The story concerns Arthur Kennedy as cowboy Vern Haskell whose fiancee is killed in a robbery. Lang makes it very clear what else happened to her during the robbery. Violence was not a subject he shied away from, most notably when Lee Marvin throws scalding water in the face of Gloria Graham in the noir classic "The Big Heat". Haskell changes from happy go lucky cowboy into a sort of Captain Ahab consumed with revenge and searching the western ocean in pursuit of his own white whale. The killer goes to ground at the outlaw hideout Chuck-a-Luck, presided over by the wonderfully named Altar Keane played by Dietrich.
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5 of 6 people found the following review helpful
By Spike Owen TOP 500 REVIEWER
The third and last Western by Fritz Lang, Rancho Notorious is a weird, distinctive, film-noir infused Oater containing familiar Fritz Lang themes. Adapted by Daniel Taradash from an original story by Silvia Richards, the story follows Arthur Kennedy's frontiersman Vern Haskell as he trawls the West in search of the culprit responsible for the rape and murder of his fiancée. He winds up at a place known as Chuck-a-Luck, a ranch and front for a criminal hideout that is run by smouldering chanteuse Altar Keane {Marlene Dietrich}. Posing as a criminal himself, Haskell hooks up with gunslinger Frenchy Fairmont {Mel Ferrer} and infiltrates the unsavoury mob behind the scenes of the Chuck-a-Luck. But problems arise as both Haskell and Frenchy vie for the attentions of Altar and slowly but surely, as Haskell gets closer to his target, it's evident that he is so torn and twisted by revenge he's become as bad as the villains he now aims to bring down.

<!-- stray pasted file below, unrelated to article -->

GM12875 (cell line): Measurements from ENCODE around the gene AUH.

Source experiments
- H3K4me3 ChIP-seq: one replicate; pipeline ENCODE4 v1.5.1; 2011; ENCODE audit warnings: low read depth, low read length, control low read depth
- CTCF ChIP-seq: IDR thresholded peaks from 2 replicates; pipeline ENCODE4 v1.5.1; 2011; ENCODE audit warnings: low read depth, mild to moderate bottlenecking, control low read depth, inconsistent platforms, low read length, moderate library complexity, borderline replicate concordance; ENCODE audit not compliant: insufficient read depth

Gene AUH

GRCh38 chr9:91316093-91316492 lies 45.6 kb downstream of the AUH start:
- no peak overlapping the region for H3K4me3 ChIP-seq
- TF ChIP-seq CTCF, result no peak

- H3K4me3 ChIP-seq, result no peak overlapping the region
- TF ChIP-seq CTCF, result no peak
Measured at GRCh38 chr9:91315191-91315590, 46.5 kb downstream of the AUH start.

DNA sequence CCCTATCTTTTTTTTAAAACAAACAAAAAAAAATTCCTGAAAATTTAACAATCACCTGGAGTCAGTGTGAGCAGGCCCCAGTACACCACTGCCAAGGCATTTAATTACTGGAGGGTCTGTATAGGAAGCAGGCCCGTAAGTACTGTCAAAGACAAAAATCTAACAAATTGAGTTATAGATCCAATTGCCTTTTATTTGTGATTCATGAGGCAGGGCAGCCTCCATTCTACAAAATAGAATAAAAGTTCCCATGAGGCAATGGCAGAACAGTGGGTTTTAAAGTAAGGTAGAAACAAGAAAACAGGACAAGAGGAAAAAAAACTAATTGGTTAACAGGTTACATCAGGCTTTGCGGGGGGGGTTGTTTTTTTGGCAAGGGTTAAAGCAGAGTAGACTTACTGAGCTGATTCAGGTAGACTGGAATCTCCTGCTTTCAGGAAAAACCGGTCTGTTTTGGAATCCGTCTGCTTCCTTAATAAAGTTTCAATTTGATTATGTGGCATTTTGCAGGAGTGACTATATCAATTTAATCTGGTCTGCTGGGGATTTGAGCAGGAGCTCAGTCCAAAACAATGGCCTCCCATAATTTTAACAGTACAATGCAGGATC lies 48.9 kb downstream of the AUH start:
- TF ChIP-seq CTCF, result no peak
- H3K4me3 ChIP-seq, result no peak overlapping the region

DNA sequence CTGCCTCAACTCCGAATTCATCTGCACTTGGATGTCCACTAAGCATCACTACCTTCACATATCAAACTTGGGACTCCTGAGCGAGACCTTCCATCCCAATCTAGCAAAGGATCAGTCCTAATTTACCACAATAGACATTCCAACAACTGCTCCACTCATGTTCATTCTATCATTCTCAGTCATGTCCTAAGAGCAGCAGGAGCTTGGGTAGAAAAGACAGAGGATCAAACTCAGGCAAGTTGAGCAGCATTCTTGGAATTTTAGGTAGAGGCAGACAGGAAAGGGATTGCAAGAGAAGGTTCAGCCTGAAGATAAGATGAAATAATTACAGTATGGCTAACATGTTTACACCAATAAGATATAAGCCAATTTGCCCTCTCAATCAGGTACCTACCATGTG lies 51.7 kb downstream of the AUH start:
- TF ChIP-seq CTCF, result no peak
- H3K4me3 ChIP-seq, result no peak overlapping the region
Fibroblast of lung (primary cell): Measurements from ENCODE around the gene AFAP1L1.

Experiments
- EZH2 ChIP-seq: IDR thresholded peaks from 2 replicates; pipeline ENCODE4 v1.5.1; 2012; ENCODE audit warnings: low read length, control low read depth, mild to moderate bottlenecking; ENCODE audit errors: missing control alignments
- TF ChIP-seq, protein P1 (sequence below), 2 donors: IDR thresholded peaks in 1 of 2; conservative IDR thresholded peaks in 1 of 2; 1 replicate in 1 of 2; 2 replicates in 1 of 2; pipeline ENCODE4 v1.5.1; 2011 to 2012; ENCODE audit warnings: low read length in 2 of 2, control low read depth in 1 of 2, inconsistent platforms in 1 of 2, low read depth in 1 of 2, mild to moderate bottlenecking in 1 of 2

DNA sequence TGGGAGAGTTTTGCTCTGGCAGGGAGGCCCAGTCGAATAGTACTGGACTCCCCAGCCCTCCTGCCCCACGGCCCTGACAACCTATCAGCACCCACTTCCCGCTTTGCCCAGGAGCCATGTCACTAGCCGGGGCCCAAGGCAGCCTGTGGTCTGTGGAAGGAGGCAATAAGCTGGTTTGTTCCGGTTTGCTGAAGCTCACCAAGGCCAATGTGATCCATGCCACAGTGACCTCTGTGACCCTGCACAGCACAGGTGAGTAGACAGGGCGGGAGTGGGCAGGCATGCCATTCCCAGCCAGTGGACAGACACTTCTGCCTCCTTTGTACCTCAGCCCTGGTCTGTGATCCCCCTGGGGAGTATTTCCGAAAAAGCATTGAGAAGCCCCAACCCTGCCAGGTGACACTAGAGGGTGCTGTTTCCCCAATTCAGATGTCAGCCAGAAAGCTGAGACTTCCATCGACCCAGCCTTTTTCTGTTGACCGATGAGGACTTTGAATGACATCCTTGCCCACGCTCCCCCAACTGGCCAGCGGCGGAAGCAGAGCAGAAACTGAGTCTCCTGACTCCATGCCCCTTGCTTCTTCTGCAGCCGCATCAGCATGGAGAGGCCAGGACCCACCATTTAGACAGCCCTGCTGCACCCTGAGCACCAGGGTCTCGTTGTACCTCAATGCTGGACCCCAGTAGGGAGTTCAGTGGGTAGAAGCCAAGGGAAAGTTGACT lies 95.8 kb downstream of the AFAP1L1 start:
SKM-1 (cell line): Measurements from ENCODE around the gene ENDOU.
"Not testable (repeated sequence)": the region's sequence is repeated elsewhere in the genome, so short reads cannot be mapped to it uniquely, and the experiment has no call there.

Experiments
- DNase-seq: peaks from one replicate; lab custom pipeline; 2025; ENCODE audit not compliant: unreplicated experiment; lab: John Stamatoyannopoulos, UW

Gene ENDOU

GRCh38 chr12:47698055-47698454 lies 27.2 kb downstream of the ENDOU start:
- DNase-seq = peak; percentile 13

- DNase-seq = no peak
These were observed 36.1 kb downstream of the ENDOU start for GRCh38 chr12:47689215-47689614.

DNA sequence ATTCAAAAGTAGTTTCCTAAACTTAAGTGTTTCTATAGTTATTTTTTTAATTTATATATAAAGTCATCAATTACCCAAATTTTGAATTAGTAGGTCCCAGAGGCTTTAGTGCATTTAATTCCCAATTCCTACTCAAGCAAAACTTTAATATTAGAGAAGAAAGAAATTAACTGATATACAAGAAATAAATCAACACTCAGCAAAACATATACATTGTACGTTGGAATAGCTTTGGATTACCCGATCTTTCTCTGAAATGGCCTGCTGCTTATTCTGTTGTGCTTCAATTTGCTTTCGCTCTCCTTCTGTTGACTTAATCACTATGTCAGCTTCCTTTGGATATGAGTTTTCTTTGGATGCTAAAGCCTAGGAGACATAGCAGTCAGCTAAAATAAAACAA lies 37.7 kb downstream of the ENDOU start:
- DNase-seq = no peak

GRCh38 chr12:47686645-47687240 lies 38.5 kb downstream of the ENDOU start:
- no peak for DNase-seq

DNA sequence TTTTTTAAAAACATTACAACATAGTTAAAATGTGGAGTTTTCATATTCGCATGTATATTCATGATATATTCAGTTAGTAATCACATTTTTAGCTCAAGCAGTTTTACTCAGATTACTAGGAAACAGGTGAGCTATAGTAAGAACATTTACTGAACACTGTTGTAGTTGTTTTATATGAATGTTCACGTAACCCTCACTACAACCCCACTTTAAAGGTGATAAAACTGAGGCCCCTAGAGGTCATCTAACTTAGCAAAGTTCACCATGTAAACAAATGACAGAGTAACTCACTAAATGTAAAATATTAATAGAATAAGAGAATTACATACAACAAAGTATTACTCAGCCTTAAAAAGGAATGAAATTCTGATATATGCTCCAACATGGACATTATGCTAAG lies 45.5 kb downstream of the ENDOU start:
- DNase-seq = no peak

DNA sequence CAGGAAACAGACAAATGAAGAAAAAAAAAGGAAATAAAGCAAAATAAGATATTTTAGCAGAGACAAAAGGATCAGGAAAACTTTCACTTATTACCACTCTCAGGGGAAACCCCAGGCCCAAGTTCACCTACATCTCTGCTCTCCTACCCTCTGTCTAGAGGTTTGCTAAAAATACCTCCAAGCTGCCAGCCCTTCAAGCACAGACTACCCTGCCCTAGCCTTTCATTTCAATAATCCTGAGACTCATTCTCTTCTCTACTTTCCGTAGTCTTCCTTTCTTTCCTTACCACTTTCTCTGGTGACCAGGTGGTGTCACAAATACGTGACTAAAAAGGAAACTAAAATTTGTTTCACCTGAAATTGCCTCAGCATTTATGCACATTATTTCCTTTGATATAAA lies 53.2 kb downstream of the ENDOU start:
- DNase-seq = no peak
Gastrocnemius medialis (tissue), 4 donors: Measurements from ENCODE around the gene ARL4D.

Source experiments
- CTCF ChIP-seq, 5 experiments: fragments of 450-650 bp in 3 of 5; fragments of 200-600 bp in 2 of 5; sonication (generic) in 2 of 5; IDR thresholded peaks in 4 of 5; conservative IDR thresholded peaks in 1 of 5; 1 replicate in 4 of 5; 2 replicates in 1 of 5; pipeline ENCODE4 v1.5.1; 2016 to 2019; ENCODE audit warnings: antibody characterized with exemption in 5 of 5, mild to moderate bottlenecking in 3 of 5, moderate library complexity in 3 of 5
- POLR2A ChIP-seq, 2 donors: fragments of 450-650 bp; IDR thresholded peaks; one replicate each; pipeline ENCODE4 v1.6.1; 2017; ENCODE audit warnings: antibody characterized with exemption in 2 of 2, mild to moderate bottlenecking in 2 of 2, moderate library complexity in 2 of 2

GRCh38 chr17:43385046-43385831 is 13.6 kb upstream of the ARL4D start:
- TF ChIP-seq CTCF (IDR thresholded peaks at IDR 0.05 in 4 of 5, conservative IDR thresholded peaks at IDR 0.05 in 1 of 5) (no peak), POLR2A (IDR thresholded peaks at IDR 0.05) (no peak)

Reference Fritz Lang, love, betrayal and retribution, cloak them in a decidedly feminist sheen and what you get is Rancho Notorious. That the film is an oddity is something of an understatement, yet it works in a very unique sort of way. The film opens with one of the most god awful title songs used in Westerns, "Legend of Chuck-A-Luck" song by Bill Lee, from then the tune is used at points of reference in the narrative. It seems like a joke song, hell it sounds like a joke song, but within the first quarter of the film a pretty young lady is raped and murdered, Haskell is informed that she "wasn't spared anything," this is completely at odds with the tone that had been set at that time.
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Format:DVD|Verified Purchase
The Dietrich character is very similar to her role of Frenchy in "Destry Rides Again" (1939) Both roles have her sacrificing herself for the hero, in this case Arthur Kennedy. I would have given this movie 5 stars but that awful theme tune is to annoying to give it the full award.

The direction by Fritz Lang is excellent, far better than either "The Return Of Frank James" (1940) or "Western Union". (1941)his other western outings. Without doubt the film is well worth the price of the DVD, and a worthy addition to my feature film collection.